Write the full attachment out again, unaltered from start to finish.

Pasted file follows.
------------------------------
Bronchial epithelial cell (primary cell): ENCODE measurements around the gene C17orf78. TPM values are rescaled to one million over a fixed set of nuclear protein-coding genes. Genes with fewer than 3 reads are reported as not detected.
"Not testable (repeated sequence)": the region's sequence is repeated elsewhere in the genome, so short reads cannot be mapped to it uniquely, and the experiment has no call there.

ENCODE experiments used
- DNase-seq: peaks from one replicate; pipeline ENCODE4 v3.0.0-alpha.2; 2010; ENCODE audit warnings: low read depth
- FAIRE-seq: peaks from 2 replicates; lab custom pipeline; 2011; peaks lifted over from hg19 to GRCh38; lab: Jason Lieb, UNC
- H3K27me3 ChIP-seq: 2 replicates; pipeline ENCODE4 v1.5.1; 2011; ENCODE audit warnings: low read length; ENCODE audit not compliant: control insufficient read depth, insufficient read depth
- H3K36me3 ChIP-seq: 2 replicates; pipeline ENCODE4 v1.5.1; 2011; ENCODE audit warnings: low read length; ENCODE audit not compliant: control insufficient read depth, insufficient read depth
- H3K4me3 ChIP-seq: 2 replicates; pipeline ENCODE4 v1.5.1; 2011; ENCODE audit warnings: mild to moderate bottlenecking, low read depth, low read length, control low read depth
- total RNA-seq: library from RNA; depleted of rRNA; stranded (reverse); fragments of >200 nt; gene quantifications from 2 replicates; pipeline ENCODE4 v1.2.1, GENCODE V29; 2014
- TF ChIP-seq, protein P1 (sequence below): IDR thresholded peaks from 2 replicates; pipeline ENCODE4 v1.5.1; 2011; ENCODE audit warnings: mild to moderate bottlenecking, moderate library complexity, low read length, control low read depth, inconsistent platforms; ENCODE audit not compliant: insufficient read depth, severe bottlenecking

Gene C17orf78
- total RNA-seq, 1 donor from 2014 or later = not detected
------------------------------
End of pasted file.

Bronchial epithelial cell (primary cell): ENCODE measurements around the gene C17orf78. TPM values are rescaled to one million over a fixed set of nuclear protein-coding genes. Genes with fewer than 3 reads are reported as not detected.
"Not testable (repeated sequence)": the region's sequence is repeated elsewhere in the genome, so short reads cannot be mapped to it uniquely, and the experiment has no call there.

ENCODE experiments used
- DNase-seq: peaks from one replicate; pipeline ENCODE4 v3.0.0-alpha.2; 2010; ENCODE audit warnings: low read depth
- FAIRE-seq: peaks from 2 replicates; lab custom pipeline; 2011; peaks lifted over from hg19 to GRCh38; lab: Jason Lieb, UNC
- H3K27me3 ChIP-seq: 2 replicates; pipeline ENCODE4 v1.5.1; 2011; ENCODE audit warnings: low read length; ENCODE audit not compliant: control insufficient read depth, insufficient read depth
- H3K36me3 ChIP-seq: 2 replicates; pipeline ENCODE4 v1.5.1; 2011; ENCODE audit warnings: low read length; ENCODE audit not compliant: control insufficient read depth, insufficient read depth
- H3K4me3 ChIP-seq: 2 replicates; pipeline ENCODE4 v1.5.1; 2011; ENCODE audit warnings: mild to moderate bottlenecking, low read depth, low read length, control low read depth
- total RNA-seq: library from RNA; depleted of rRNA; stranded (reverse); fragments of >200 nt; gene quantifications from 2 replicates; pipeline ENCODE4 v1.2.1, GENCODE V29; 2014
- TF ChIP-seq, protein P1 (sequence below): IDR thresholded peaks from 2 replicates; pipeline ENCODE4 v1.5.1; 2011; ENCODE audit warnings: mild to moderate bottlenecking, moderate library complexity, low read length, control low read depth, inconsistent platforms; ENCODE audit not compliant: insufficient read depth, severe bottlenecking

Gene C17orf78
- total RNA-seq, 1 donor from 2014 or later = not detected